Well, anyway, we had a good laugh over it, and now I’m wondering what more we can laugh about while I’m here. Maybe the teenagers posing like porn stars in their bikinis on the beach?

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A Big Waste of Time

Yesterday morning I listened to a sermon by a veteran preacher. In it, he encouraged the audience to focus on what is important in life and not to settle for mediocrity.

“I can’t help but think of how many great things I may have missed because I was preoccupied with lesser things.”

That struck home with me because even at that very moment, when I sat in a room listening to an eloquent speaker open up truths from the Word of God, I also thought about what texts I might have gotten during the praise time or what someone else around me might have been tweeting about the sermon. My mind wandered to what I’d eat for lunch and what my kids were doing at school. I kept bringing my train of thought back to the sermon, back to what he was saying because I didn’t want to lose sight of the diamonds in life while focusing on the gravel at my feet.

imagesSo I left thinking I’ll do it! I’ll put away my cell phone when my kids are around. I’ll engage with people and really listen. I’ll care about things that God cares about and put the rest in perspective. Yep! That’s what I’ll do starting now! As it turns out, that is much easier to think than to do.

After a long day at work and a busy night caring for sick kids, making dinner, doing housework, I sat down in the quiet house where everyone slept except me. I wanted to write a little, but instead I did The Bad Thing.

I looked at Facebook.

I’m not going to rant against Facebook because I happen to love Facebook. However, I’m not dumb enough to think that Facebook doesn’t steal my life away, one status at a time. This time was no exception. I started looking at a thread on a Facebook crochet group I like. One of the group’s members started writing all kinds of stuff on there that I would consider bitter, hateful, and downright mean. She decided that one of the other members was trying to con innocent people also in the group, and she took it upon herself to start a harsh and condemning thread about that other member. Publicly.

I watched the thread fill up with people spewing hateful things about this person that they did not even know, and I just felt disgusted. So I chimed in and reminded people to mind their words and pay attention to how they treated one another.

Big mistake. They turned on me. The crocheters became violent, hook-weilding gladiators, intent on ridding the world of all that is good and decent under the guise of exposing a “con artist” and self-righteously criticizing those who reminded them of civility. I watched it unfold in disbelief, made a few comments, and then attempted to extract myself from the conversation. I looked at the clock and saw that the lesser things had stolen quite a bit time from the great things.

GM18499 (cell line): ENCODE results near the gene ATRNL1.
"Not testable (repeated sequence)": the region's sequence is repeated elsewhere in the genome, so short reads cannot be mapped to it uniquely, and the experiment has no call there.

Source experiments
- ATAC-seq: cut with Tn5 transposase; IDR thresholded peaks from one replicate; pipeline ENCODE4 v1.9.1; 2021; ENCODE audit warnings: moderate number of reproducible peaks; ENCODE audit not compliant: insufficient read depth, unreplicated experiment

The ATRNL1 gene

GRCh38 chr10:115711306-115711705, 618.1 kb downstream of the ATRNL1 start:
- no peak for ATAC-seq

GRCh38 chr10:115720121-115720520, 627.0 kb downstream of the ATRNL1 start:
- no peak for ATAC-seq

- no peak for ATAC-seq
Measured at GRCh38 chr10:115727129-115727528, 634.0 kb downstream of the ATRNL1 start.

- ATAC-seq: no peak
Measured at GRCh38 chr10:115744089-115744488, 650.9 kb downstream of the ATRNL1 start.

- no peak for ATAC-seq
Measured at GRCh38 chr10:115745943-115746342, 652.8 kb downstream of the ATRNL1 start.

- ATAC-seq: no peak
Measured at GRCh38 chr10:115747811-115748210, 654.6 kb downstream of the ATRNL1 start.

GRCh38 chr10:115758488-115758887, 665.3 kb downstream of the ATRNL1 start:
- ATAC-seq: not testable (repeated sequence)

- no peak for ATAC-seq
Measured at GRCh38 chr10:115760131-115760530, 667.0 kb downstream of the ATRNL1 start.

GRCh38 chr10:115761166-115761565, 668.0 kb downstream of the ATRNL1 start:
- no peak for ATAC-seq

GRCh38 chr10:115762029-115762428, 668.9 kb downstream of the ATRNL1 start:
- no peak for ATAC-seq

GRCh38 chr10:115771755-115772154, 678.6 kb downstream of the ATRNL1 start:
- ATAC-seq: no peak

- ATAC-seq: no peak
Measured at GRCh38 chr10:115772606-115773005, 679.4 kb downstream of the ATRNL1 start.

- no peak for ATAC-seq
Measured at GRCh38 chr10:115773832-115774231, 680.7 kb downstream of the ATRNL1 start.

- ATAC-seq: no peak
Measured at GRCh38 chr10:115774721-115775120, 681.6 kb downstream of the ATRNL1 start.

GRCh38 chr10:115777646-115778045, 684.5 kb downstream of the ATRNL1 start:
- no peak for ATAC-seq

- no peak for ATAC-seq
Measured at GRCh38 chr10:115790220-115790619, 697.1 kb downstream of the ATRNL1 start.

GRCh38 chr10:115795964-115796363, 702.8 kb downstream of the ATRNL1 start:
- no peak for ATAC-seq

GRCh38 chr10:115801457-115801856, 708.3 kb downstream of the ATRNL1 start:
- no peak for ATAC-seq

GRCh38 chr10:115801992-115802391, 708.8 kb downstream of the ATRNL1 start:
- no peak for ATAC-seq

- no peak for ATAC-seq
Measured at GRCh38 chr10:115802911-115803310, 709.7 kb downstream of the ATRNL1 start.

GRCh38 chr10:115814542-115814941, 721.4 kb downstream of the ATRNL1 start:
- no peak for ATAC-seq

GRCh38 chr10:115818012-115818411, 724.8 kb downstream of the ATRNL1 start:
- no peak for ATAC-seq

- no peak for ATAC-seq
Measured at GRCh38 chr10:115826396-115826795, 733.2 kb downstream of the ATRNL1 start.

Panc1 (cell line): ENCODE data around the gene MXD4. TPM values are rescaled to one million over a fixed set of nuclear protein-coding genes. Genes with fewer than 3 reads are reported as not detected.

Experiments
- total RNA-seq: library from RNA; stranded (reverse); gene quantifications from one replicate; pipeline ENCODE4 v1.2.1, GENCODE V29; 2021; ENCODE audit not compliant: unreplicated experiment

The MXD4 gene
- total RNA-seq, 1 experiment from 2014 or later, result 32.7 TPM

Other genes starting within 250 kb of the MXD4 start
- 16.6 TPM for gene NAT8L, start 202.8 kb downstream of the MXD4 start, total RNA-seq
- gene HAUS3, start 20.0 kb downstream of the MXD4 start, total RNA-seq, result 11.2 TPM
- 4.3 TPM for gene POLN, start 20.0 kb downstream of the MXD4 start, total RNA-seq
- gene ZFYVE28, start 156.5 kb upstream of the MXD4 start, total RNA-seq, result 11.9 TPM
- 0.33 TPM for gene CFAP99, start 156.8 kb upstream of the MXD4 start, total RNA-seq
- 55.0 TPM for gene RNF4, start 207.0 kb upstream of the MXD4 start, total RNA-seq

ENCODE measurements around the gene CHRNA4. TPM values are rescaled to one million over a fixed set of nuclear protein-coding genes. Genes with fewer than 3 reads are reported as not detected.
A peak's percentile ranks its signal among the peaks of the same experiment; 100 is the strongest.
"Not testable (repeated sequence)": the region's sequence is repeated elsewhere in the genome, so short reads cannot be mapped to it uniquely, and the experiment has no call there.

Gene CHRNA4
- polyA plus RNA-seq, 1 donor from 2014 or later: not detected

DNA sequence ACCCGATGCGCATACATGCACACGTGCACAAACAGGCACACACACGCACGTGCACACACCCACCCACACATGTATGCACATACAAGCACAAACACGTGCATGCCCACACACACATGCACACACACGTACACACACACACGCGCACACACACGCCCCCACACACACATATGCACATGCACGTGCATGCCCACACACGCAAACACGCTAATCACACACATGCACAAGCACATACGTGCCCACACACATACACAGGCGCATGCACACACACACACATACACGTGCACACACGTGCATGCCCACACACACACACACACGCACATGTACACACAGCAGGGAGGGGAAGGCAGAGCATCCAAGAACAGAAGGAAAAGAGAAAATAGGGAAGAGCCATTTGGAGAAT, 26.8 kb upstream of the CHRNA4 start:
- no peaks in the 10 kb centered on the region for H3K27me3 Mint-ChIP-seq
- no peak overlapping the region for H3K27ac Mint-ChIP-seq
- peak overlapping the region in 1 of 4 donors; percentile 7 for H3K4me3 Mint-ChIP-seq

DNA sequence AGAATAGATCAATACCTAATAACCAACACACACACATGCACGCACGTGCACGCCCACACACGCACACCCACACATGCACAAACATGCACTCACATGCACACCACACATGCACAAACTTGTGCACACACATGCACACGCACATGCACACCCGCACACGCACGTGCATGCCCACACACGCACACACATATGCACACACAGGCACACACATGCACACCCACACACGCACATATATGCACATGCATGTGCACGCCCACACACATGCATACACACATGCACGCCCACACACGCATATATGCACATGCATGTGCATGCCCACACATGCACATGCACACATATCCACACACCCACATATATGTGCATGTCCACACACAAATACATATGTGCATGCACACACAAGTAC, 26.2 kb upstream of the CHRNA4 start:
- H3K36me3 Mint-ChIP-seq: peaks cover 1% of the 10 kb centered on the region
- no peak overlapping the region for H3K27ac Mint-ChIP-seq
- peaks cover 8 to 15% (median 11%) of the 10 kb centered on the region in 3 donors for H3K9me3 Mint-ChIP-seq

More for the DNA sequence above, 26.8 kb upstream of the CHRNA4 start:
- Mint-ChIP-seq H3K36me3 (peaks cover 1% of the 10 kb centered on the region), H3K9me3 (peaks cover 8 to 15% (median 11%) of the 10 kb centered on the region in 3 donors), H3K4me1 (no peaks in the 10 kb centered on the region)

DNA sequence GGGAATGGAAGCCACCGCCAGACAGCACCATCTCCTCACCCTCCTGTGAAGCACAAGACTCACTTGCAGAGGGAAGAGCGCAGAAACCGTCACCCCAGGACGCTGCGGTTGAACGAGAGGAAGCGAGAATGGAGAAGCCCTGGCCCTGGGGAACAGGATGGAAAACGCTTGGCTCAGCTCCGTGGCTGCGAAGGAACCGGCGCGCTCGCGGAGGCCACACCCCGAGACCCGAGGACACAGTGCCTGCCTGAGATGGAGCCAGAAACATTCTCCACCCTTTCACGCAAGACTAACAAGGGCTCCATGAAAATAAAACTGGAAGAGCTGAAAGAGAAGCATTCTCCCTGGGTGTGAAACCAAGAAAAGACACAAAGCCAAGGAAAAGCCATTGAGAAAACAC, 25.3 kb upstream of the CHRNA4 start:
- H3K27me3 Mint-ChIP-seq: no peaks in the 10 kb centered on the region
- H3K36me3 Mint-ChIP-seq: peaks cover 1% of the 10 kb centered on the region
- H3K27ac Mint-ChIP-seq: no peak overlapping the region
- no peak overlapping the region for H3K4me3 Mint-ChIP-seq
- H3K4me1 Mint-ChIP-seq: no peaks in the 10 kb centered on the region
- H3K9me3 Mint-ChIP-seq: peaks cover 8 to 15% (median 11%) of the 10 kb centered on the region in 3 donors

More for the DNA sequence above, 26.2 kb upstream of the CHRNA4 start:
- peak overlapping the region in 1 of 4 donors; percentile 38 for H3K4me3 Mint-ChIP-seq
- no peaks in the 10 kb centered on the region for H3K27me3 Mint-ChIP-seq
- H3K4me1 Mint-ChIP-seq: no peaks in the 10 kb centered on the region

Isn’t this how it goes, though? We make a decision to change something, to do something better than we’ve been doing it, and before we know it, we’re back doing the same old thing we’ve always done. Just now, I sat down to type while the kids played quietly and independently in the other room, but as soon as I got a good start, one after the other called for me, asked for help, for lunch, for paint, for exacto knives (?!). I, writing about taking time for what’s important, told them that I was busy and couldn’t they do some of this on their own (except for the exacto knives!). I put off the great, the relationship with my kids, to focus on the lesser, my beautiful blog.

images

So here’s what I’m going to do to make sure I focus on some of the really important things this week. I consulted my kids for advice on this, since they are the ones who often get put off when I’m working on something less important. Here are their suggestions:

1.   “Spend more time thinking” (Emma, 8 years old). Think about God and what he wants me to do instead of what I want to do. Interesting that this was the immediate response since this is also what a lot of experts suggest for relaxation. Stop and think. Spend time meditating/praying/thinking. Hannah (12 years old) added, “Analyze the things you think are important and compare that with what you know God thinks is important.”

2.   “Not playing on your phone a whole bunch” (Emma). I was hoping that one wouldn’t come up. I mean, I hoped maybe no one noticed that they saw the top of my head more than my eyes since I look down on my phone a lot while we’re together. I decided to move the Facebook app on my phone so that I don’t see it and its demanding notifications every time I pick up my phone. Less of a reminder, less of a temptation…right?

3.   “Use the extra time to do things you say you don’t have time for when you’re using time doing unimportant things” (Alex, 11 years old). In other words, stop saying I don’t have time to read or crochet because I do. Maybe when I see all of the fun things I get to do when I’m not checking my work email or texting someone who can probably wait an hour or so to hear from me, I’ll decide the sacrifice is worth it.

Now that I’ve publicly committed myself to them, you can hold me to them. But, oh my goodness, be nice to me about them! No more Facebook crazy!